First Impression Friday will be a meme where you talk about a book that you JUST STARTED! Maybe you’re only a chapter or two in, maybe a little farther. Based on this sampling of your current read, give a few impressions and predict what you’ll think by the end.


Widely considered a “master craftsman” (The Washington Post), Chang-rae Lee returns with My Year Abroad, the exuberant story of a young American life transformed by an unusual Asian adventure: a provocative novel about the human capacities for pleasure, pain, and connection

The story follows Tiller, a very average, fairly unmotivated college student from New Jersey, and Pong Lou, a wildly creative, larger-than-life Chinese American entrepreneur who sees something intriguing in Tiller beyond his bored exterior and takes him under his wing. When Pong brings him along on a boisterous business trip across Asia, Tiller is catapulted from ordinary young man to talented, protégé and pulled into a series of ever more extreme and eye-opening experiences that transform his view of the world, of Pong, and of himself.

In the breathtaking, “precise, elliptical prose” that Lee is known for (The New York Times), the narrative alternates between Tiller’s outlandish, mind-boggling year with Pong and the strange, riveting, emotionally complex domestic life that follows it. Rich with commentary on Western attitudes, Eastern stereotypes, capitalism, mental health, parenthood, and more, My Year Abroad is also an exploration of the surprising effects of cultural immersion – on a young American in Asia, on a Chinese man in America, and on an unlikely couple hiding out in the suburbs. Tinged at once with humor and darkness, electric with its accumulating surprises and suspense, this is a novel that only Chang-rae Lee could have written, and one that will be read and discussed for years to come.

Before starting off with this weekly post, I want to greet everyone a happy Friday! The Christian world is observing Good Friday today as well, which happens to be the first Friday of April. Wow, time really is in a hurry since the pandemic basically put everything to a halt, or at least slowed down our fast-paced lives. I am caught up with the audit of the three entities and with the month-end closing looming over the horizon, it is bound to get even more tedious this coming week. It is my fervent wish that this busy season and this pandemic will end soon. Anyway, I am hoping all of you are safe and are having a great time.

The thing I can do for now is look at it all with optimism. Things will surely start looking somewhere down the road. To escape from these bleak days, I have been immersing in books, which kept me company. For this First Impression Friday update, I am featuring Chang-rae Lee’s My Year Abroad. It has been nearly five years since I read any of his works so when I learned that he was releasing a new work this year, I kind of got excited, waiting eagerly for the book’s release. Thankfully, I didn’t have to wait long to purchase my copy of the book. The book also marks my pivot towards Asian literature (Lee is Korean American) after delving for a month in African literature.

At the heart of My Year Abroad is Tiller, a 20-year old college dropout. He was also the story’s primary narrator. The first hundred pages of the story painted a picture of Tiller’s life and how he first encountered Pong Lou, a Chinese American immigrant and budding entrepreneur who saw something special in the demotivated young man. After letting him taste a couple of yoghurt, with Tiller managing to distinguish the tastes, Pong casually took Tiller, a recent college dropout, to be his protégé. He even let Tiller met his family.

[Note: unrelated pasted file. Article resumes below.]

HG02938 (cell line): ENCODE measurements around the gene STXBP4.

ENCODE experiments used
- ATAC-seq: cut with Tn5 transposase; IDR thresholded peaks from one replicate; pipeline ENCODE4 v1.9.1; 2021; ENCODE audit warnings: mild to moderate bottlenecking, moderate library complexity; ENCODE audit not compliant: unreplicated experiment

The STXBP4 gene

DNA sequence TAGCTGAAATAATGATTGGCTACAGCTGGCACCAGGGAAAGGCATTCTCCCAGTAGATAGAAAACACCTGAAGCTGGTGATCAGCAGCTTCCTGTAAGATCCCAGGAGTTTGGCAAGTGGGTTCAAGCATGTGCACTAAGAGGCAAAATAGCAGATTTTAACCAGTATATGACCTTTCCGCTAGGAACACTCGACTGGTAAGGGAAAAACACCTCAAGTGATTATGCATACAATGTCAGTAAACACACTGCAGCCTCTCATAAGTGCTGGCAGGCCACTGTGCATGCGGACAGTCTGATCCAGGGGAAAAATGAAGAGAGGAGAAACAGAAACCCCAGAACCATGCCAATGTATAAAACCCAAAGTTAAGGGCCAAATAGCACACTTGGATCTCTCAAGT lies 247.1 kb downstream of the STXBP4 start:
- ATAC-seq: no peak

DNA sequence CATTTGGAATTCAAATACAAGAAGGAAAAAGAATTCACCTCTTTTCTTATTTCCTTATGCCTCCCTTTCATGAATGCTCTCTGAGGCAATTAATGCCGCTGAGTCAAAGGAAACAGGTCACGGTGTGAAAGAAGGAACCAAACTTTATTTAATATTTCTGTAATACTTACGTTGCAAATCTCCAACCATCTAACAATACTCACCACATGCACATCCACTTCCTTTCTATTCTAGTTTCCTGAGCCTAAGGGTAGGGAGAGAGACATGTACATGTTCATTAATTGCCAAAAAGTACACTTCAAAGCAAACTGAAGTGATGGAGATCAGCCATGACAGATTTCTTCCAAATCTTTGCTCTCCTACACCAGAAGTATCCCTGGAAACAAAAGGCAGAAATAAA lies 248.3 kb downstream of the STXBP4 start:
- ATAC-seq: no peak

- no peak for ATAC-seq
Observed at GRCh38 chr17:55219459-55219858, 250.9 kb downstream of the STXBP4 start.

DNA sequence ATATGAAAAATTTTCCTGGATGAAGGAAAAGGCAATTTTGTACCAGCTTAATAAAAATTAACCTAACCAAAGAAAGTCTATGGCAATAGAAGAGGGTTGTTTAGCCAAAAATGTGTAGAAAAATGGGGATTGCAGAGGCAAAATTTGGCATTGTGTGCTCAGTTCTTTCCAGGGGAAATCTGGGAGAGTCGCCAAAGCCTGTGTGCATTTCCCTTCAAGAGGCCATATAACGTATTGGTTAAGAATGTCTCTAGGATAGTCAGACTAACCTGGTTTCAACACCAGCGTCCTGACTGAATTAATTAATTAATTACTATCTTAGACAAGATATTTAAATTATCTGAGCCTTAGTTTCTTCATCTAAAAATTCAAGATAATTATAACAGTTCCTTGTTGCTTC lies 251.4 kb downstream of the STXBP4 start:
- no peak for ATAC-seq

The novel alternated between the contemporary and Tiller’s “year abroad”. It did take some time before he finally started narrating about his year abroad. Pong invited his young protégé to accompany him in his business trip to Asia. For an Asian American who was born and raised in suburban America, it was an opportunity that Tiller wouldn’t miss for the rest of his life. During their trip, Tiller met a motley crew of individuals who helped him shape his understanding a part of his heritage; he was one-eighth Asian. Accentuating the narrative are subtle commentaries on race, identity, and the familiar East vs West tropes.

As a character, I am finding Tiller a little bland. I find him lacking in dynamics. Perhaps this is because I am not yet done with the book and he has yet to come full circle post his year abroad. I find it interesting that he has some mother complex. He easily he warms up to women who takes care of him because, at a young age, his mother left him, leading him to unconsciously search for various forms of matriarchal love in the company of other, some even matronly women. Which brings me to another point. I find that women are a little underrepresented in the story and were either subservient (like Drum’s daughter Constance or Pong’s mother), or were physically or mentally absent (like Tiller’s own mother or Tiller’s partner, Val).

Compared to A Gestured Life or Native Speaker, My Year Abroad is more compliant to contemporary American literature. It lacked the nuance that the two other novels I have read. Its social commentaries are also more subtle. The writing somehow strangely remined me of Jeffrey Eugenides’ storytelling in The Marriage Plot. Both are fine and easy to read but both are stationary, just middling, and lacking the dynamic prose of their previous works. Despite these observations, I am hoping that the novel will start looking up and redeem itself in the last two hundred pages. I am hoping to achieve a clarity as it nears its conclusion. I just might finish the novel over the weekend, earlier than expected.

How about you fellow reader, what book are you going to read this weekend? I hope it is a book that you’ve been looking forward to and I hope you enjoy it. Keep safe, and happy weekend!